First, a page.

Farming is a back-breaking, weather-dependent, uncertain profession that often does not turn a profit. No wonder the average farmer in the United States is 58 years old. Not many are interested in farming as a career. Why farm, they might ask themselves, when they could have a nice comfortable job in some air-conditioned office downtown?
Forrest Pritchard is a persuasive proponent of farming. He represents the soul of those who till the soil. He, and many others, are answering the call to farm. They have a heart for providing whole, healthy, nutrient-dense, organic foods for everyone and they want their farms to be places of harmony, peace, and beauty.
Forrest is a best-selling author and the farmer of Smith Meadows in the Shenandoah Valley. Prepare to be captivated by his words and vision. He most definitely puts his heart and soul into the soil.
For more on Forrest, visit his website: forrestpritchard.com.
How many of us don’t dream of a world with fertile soils, where humans and animals live in harmony and everyone has enough to eat on their plate? In a world where conventional farming results in not enough food, depleted soils and a relationship with cattle that is far from ideal, a world where people don’t appreciate the value of good food, the thought of this perfect world might sound idyllic. But is it really possible?
In today’s episode Forrest Pritchard, farmer and author of Growing Tomorrow: Behind The Scenes With 18 Sustainable Farmers Who Are Changing The Way We Eat, shares his own journey as he landed into conventional farming and moved his farm into the farming of tomorrow: the slow but rewarding process of healing our soil, reconnecting with the land and the animals and giving long term solutions to these long term problems. Forrest Pritchard is a full-time farmer and New York Times bestselling author, holding degrees in English and Geology from William & Mary. His Shenandoah Valley farm, Smith Meadows, was one of the first “grass-finished” farms in the country, and has sold at leading farmers’ markets in Washington DC for twenty years. As Forrest shares his techniques and passion, we gain hope and motivation to support this movement and go back to ancient traditions, not only of eating, but also of farming.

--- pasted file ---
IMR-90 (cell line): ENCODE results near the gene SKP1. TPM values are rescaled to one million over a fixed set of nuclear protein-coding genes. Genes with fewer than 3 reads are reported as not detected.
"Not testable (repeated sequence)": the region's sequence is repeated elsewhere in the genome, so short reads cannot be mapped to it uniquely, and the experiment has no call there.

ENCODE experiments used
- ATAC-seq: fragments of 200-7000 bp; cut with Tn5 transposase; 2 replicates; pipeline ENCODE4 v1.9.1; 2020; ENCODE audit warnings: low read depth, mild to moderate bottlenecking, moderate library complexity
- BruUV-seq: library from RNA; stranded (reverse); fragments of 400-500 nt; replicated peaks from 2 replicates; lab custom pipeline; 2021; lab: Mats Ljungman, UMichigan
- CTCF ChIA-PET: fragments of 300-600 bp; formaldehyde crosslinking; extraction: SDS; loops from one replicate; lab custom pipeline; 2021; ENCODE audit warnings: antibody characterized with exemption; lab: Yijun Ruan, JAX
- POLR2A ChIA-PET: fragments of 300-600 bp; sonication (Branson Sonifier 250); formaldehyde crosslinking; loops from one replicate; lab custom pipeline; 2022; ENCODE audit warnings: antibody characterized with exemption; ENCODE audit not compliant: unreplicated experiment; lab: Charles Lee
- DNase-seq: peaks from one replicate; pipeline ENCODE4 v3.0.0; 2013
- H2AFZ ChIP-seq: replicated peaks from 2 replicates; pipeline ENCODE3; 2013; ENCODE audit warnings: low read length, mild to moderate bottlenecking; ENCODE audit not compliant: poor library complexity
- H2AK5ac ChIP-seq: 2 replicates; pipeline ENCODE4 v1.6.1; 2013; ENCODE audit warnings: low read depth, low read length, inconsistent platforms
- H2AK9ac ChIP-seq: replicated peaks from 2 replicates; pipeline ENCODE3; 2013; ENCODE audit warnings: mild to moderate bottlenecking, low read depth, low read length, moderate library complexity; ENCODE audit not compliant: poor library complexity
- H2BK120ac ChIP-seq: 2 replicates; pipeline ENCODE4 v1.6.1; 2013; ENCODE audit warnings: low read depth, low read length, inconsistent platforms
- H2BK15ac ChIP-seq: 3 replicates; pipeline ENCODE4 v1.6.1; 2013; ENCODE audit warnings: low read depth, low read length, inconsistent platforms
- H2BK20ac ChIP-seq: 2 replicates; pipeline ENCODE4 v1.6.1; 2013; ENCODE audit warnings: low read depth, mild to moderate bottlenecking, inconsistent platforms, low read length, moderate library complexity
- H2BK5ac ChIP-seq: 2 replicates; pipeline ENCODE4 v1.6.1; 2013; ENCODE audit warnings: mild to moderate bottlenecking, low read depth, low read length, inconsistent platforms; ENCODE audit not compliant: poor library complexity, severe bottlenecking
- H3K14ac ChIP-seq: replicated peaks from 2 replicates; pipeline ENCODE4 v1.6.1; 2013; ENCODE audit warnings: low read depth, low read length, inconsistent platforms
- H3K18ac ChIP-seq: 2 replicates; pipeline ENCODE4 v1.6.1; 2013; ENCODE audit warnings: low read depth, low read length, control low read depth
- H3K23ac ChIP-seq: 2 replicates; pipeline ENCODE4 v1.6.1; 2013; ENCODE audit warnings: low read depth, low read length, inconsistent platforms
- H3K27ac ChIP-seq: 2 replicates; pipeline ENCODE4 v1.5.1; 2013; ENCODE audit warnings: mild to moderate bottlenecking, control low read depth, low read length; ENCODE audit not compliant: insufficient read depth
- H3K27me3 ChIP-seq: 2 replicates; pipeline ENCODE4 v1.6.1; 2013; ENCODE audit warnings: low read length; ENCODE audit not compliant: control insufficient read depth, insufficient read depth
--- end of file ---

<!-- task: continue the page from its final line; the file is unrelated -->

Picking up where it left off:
Highlights of the episode include:
- How the farmers he met while interviewing for his book not only met but exceeded his expectations.
- How living as an authentic farmer who is part of this renewal movement actually changes people’s language and energy.
- How we need to educate farmers and ourselves to live a regenerative lifestyle.
- How this process is deep and long, there are no shortcuts or quick fixes.
- How we are addicted to those quick fixes, and how the practice of “slow foods” can be meditative and healing.
- How the farmer’s connection to the soil, the connection between the Shepard and the flock, the understanding of microclimates and depletion of the soil are all ancient traditions that allow no shortcuts.
- How good quality, nutrient dense food that is grown through sustainable practices is more valuable and that reflects on it’s price, and how we need to appreciate that.
- How that good quality food will keep us from spending money in health issues that result from bad eating habits and food with poor nutritional value.
- How being a farmer is really a “profitable” (ideally) volunteer work.
- What Forrest’s story is, how he returned to farming after his grandfather had been the last farmer of the family.
- How conventional farming didn’t work for him, and how he saw that other farmer’s had lost hope at making profit on unsustainable practices.
- What he did to change practices used at his farm.
- How he noticed young generations were turning their back to conventional farming.
- What he is doing to return fertility to the soil.
- How this rehabilitation of the land is an ancient relationship between us humans and the animals.